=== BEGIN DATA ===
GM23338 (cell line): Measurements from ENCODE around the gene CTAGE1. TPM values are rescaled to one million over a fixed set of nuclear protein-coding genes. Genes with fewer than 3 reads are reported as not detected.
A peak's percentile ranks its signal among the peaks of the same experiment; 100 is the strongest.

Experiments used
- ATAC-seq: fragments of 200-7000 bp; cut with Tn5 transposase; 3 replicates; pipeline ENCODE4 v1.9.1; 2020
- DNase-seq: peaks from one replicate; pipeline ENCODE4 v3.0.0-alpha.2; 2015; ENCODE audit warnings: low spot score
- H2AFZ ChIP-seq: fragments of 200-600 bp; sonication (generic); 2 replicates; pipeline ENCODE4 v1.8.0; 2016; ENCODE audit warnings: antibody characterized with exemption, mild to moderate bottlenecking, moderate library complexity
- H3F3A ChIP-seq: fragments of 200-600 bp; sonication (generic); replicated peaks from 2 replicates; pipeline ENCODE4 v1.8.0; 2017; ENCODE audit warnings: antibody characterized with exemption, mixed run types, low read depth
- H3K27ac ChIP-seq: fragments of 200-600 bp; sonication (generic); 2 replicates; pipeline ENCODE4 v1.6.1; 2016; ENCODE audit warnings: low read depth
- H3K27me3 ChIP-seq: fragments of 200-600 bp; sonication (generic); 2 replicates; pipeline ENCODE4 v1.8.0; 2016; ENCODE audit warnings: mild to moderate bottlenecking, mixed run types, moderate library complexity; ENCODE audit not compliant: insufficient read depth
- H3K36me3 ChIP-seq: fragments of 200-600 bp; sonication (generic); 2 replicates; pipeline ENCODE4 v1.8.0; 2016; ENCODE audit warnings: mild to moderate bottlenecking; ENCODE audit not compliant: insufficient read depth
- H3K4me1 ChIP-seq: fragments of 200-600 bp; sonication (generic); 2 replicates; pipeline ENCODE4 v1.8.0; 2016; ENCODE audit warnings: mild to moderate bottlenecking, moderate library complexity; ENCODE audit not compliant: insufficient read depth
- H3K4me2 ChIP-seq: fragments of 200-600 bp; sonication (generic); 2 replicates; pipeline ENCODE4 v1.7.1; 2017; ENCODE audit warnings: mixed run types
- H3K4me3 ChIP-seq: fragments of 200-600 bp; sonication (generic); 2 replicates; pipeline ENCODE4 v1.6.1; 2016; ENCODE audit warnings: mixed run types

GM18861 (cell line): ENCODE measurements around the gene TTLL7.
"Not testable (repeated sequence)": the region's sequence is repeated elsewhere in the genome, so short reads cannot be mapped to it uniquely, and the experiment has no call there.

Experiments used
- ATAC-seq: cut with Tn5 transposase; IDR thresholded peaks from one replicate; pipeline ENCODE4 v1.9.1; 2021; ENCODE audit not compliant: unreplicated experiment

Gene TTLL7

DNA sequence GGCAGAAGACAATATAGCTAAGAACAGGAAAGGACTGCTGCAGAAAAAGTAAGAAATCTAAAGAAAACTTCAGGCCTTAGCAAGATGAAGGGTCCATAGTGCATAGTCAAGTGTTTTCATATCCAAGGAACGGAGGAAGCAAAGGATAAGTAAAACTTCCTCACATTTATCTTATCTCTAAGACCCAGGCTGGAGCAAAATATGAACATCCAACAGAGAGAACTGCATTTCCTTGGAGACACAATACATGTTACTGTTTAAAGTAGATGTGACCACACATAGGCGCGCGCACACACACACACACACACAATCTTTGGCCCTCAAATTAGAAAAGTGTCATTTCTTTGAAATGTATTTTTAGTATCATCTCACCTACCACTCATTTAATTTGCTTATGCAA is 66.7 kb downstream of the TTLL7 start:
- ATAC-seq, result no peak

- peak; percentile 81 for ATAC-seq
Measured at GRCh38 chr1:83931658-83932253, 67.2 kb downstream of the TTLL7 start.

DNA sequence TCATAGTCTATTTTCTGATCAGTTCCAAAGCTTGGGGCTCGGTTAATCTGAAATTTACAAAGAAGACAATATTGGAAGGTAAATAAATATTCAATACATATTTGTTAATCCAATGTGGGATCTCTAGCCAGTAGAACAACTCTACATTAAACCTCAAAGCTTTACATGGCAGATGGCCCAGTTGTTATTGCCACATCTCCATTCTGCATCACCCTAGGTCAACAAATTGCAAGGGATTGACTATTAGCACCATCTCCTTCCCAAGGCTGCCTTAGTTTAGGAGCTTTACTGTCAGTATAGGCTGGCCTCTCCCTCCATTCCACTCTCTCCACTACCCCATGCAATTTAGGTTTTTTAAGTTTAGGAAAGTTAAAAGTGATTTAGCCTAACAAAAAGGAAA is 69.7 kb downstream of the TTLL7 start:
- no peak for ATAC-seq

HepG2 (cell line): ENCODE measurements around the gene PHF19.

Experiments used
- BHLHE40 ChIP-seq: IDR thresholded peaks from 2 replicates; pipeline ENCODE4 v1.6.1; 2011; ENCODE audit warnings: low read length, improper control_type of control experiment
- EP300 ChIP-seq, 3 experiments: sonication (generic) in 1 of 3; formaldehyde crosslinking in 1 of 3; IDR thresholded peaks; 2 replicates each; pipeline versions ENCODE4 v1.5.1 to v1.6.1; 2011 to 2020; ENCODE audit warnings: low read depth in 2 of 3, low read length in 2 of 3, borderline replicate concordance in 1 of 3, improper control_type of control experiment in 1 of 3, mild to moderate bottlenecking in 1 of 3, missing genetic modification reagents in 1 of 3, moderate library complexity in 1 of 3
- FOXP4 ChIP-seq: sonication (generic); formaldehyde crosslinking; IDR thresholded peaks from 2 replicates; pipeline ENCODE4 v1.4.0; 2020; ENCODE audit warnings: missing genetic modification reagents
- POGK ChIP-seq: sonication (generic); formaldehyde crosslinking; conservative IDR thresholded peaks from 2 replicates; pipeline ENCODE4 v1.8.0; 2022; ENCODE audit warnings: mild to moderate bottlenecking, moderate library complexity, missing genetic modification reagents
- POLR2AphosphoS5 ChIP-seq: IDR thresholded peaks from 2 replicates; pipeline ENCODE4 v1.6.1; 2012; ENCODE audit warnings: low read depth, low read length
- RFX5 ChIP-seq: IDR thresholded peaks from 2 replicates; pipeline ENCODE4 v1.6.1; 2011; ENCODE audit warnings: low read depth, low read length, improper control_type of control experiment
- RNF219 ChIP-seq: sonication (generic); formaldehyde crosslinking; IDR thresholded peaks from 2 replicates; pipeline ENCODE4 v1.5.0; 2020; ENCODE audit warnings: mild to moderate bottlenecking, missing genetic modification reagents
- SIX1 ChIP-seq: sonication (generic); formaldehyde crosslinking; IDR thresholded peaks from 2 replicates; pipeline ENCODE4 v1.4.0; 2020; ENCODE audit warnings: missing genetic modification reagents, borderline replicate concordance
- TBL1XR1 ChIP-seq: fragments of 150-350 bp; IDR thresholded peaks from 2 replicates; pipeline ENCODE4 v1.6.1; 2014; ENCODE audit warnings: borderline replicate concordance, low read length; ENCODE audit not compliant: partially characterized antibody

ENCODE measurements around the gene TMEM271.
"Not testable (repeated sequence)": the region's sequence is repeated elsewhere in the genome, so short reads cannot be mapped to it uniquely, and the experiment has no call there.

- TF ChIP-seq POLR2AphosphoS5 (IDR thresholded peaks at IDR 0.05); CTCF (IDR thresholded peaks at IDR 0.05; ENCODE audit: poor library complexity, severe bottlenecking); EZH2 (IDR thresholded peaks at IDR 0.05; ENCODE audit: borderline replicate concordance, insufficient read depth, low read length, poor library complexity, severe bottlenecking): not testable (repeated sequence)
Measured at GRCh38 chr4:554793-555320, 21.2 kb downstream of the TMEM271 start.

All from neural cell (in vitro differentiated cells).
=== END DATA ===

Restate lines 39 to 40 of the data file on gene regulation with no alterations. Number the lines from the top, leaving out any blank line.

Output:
Measured at GRCh38 chr4:554793-555320, 21.2 kb downstream of the TMEM271 start.

All from neural cell (in vitro differentiated cells).